Injury Spotlight: New York Jets RB Thomas Jones limped off the practice field after injuring his lower right leg.
There were not any reports right away on exactly what type of injury it was or on the extent of how long he would be out, whether it is to be minor or serious, but it did look to be either his ankle or calf. Jones made himself unavailable to the media afterwards, and coach Eric Mangini had already spoken to the media before practice.
Jones was untouched during running back drills as he went to turn his right foot and fell. He quickly took off his helmet and untied his shoe before a trainer, who wrapped his lower right leg, checked him out.
Jones, dealt from the NFC Champions (Chicago Bears) to New York to become their legitimate, true No. 1 runner, limped off the field to the sideline and had a tight, heavy wrap placed around his leg.
Jones spent the rest of the entire practice on the sidelines, working the hand bike and stretching. He walked very gingerly after getting hurt, but was ready and able to put weight on the leg. Jones also was clearly able to move his ankle.
In perspective: This injury will not hurt the New York Jets too much, as some would like to think, jumping to a conclusion, per say, if it’s proved to be a serious/long-term, on-going problem for Mangini and Co. Assuming too soon, too quickly, altogether throwing away the chances of a good season because of just one injury, or loss on an offense that has good depth at the spot, with or without Jones, and enough talent already to replace him, if he were to go done (looking into the possibility down the road) this RB position would be able to take care of the ball and overcome his absence. So I’m saying it will not be a concern or question for the Jets team and fans especially, to consider or ponder into. The coaching staff needs to acknowledge early on and put to test the depth behind their starters and instill some confidence into the younger players if this team wants to be a perennial powerhouse in the class of the AFC. This thinking ahead, but whatever small, while it might be big, steps to be taken, New York needs to figure out now if they have what it taken to make this team into a Winner and Champions of the NFL. They made huge strides last season and should look to do the same this year, as they can improve year by year and move on to be a team that challenges the best, like the Patriots, each season, for years to come.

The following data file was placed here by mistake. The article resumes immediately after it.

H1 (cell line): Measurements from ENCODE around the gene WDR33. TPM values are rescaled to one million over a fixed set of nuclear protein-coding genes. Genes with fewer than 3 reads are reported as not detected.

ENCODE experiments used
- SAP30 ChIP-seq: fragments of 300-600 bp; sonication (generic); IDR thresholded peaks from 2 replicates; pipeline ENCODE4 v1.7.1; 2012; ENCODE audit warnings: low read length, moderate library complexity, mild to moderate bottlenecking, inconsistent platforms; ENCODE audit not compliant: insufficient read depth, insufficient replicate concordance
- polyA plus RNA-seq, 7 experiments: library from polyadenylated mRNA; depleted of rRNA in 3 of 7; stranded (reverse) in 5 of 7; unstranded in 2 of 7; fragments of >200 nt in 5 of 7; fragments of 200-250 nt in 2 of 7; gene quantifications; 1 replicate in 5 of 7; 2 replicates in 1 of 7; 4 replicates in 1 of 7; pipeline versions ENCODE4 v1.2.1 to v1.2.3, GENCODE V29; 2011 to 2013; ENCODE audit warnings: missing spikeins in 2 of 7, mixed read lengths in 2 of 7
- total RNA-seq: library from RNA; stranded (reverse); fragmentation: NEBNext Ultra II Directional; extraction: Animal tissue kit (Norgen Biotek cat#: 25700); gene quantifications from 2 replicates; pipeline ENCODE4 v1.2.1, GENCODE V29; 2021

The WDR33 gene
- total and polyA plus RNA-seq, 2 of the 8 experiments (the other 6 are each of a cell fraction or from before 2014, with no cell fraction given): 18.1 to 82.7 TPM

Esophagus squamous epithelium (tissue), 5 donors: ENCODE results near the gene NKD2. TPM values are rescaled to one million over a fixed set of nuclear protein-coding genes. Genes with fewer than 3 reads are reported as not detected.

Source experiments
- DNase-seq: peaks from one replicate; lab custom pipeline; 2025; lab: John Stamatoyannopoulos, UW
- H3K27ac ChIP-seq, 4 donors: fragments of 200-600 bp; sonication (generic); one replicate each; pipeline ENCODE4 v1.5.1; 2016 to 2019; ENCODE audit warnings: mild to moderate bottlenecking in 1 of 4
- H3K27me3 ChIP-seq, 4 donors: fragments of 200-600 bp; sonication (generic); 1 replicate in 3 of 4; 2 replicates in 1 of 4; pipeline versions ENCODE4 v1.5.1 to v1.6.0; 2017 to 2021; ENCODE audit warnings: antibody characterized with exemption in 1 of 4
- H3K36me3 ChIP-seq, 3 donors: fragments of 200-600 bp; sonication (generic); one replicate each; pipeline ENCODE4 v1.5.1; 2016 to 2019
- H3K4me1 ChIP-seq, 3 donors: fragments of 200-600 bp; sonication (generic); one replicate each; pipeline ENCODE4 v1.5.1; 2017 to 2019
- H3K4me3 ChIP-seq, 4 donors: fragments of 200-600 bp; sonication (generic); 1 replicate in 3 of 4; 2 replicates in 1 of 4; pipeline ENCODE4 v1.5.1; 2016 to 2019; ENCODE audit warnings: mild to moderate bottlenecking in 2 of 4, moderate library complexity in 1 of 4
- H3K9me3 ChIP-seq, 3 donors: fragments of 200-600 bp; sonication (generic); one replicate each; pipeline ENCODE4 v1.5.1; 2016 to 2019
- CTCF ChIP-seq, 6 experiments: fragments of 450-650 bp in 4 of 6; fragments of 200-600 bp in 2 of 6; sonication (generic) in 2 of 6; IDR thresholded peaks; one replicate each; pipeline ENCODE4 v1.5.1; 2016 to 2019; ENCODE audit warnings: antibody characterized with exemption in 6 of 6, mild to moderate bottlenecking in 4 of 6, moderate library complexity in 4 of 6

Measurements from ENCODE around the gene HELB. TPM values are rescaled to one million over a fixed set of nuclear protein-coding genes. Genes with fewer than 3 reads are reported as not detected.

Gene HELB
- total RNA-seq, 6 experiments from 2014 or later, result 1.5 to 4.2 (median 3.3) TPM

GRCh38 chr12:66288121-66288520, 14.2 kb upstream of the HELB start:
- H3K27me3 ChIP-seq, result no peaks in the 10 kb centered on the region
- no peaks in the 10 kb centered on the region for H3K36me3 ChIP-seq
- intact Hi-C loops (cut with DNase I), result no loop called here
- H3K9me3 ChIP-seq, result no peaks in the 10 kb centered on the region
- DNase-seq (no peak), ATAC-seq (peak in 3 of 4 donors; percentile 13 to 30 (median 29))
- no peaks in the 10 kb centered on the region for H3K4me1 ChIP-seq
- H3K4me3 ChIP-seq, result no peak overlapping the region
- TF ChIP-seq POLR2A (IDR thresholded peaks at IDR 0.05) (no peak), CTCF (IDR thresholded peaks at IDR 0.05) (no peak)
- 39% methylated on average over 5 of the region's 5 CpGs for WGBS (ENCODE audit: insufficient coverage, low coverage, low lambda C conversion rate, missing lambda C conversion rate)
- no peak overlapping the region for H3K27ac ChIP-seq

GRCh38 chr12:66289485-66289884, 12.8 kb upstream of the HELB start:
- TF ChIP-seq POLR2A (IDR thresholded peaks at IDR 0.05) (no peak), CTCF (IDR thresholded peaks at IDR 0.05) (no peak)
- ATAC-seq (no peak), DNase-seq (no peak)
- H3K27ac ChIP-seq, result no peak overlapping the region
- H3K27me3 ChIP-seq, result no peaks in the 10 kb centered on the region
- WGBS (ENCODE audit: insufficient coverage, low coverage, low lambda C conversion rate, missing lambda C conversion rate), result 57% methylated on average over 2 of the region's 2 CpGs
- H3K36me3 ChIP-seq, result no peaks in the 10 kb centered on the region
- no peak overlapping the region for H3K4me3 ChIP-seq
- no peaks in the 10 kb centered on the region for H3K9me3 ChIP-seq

The Jets offense and team will be counting on Jones to carry the load and be a leader on the field. New York will also look for him to be a veteran presence off the field in the locker room, for a young, but talented squad. This being said, all the high expectations for Jones could go out the window because of his age, though he is in great physical shape. The New York Jets should not put too much stock into him coming out like “gangbusters” – performing at such a high level, producing the way he did when he was playing for the Monsters of the Midway, the past two seasons. Don’t expect another encore or “4-star” showing from Jones because he does not have the same type of solid offensive line like he did in Chicago, as he does in New York. The Jets should be wary of him because he has ran out most, if not almost all the “gas mileage” in his tank from playing for the Bears. He should not be considered a race horse or work horse for that matter, as his value and production for this former first round pick of Arizona is that of a 800/900-yard rusher, not a 1,200/1,300-yard rusher. He was a Rolls Royce the last three years, now he might just go back to being a mere image of his old-self with the Cardinals and Bucs, as a decent version of an old Toyota.
In 2007, the success for this football team will only go as far as the secondary helps them, as their defensive leaders carry them, and as their quarterback play leads them. The way to go for yardage and turn in big plays may not be all that big and gaping for Jones, seeing early on in Week One against the Patriots, when the holes opened for him might be few and not so many, as they were “big & plenty” when he was playing for one of the best teams in the NFL.